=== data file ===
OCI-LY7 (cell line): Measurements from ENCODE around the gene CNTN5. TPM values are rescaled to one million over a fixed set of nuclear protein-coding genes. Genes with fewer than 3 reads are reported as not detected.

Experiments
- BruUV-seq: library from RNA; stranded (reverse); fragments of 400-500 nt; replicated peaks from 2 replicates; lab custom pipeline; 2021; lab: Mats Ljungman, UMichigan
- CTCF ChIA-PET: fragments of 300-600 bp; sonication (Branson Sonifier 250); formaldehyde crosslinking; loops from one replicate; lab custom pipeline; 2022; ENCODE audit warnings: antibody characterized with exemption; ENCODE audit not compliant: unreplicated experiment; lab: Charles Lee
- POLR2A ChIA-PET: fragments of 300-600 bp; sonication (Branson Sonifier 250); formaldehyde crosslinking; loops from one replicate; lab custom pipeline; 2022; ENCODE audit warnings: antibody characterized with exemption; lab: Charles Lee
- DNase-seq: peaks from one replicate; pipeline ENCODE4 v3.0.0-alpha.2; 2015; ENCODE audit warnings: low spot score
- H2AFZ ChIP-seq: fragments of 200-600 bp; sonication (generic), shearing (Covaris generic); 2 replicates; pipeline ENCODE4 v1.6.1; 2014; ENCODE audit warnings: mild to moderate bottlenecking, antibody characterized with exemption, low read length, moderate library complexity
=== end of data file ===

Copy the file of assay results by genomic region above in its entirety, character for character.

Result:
OCI-LY7 (cell line): Measurements from ENCODE around the gene CNTN5. TPM values are rescaled to one million over a fixed set of nuclear protein-coding genes. Genes with fewer than 3 reads are reported as not detected.

Experiments
- BruUV-seq: library from RNA; stranded (reverse); fragments of 400-500 nt; replicated peaks from 2 replicates; lab custom pipeline; 2021; lab: Mats Ljungman, UMichigan
- CTCF ChIA-PET: fragments of 300-600 bp; sonication (Branson Sonifier 250); formaldehyde crosslinking; loops from one replicate; lab custom pipeline; 2022; ENCODE audit warnings: antibody characterized with exemption; ENCODE audit not compliant: unreplicated experiment; lab: Charles Lee
- POLR2A ChIA-PET: fragments of 300-600 bp; sonication (Branson Sonifier 250); formaldehyde crosslinking; loops from one replicate; lab custom pipeline; 2022; ENCODE audit warnings: antibody characterized with exemption; lab: Charles Lee
- DNase-seq: peaks from one replicate; pipeline ENCODE4 v3.0.0-alpha.2; 2015; ENCODE audit warnings: low spot score
- H2AFZ ChIP-seq: fragments of 200-600 bp; sonication (generic), shearing (Covaris generic); 2 replicates; pipeline ENCODE4 v1.6.1; 2014; ENCODE audit warnings: mild to moderate bottlenecking, antibody characterized with exemption, low read length, moderate library complexity